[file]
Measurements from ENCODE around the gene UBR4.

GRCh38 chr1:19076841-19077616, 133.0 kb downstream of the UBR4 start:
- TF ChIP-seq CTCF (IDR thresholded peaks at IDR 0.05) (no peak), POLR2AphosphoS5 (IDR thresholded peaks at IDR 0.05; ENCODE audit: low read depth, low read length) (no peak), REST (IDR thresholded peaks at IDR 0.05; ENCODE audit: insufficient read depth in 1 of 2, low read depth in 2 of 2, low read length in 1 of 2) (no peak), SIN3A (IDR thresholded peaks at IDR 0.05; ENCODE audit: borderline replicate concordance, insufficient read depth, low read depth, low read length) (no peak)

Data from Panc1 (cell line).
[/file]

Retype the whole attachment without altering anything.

Measurements from ENCODE around the gene UBR4.

GRCh38 chr1:19076841-19077616, 133.0 kb downstream of the UBR4 start:
- TF ChIP-seq CTCF (IDR thresholded peaks at IDR 0.05) (no peak), POLR2AphosphoS5 (IDR thresholded peaks at IDR 0.05; ENCODE audit: low read depth, low read length) (no peak), REST (IDR thresholded peaks at IDR 0.05; ENCODE audit: insufficient read depth in 1 of 2, low read depth in 2 of 2, low read length in 1 of 2) (no peak), SIN3A (IDR thresholded peaks at IDR 0.05; ENCODE audit: borderline replicate concordance, insufficient read depth, low read depth, low read length) (no peak)

Data from Panc1 (cell line).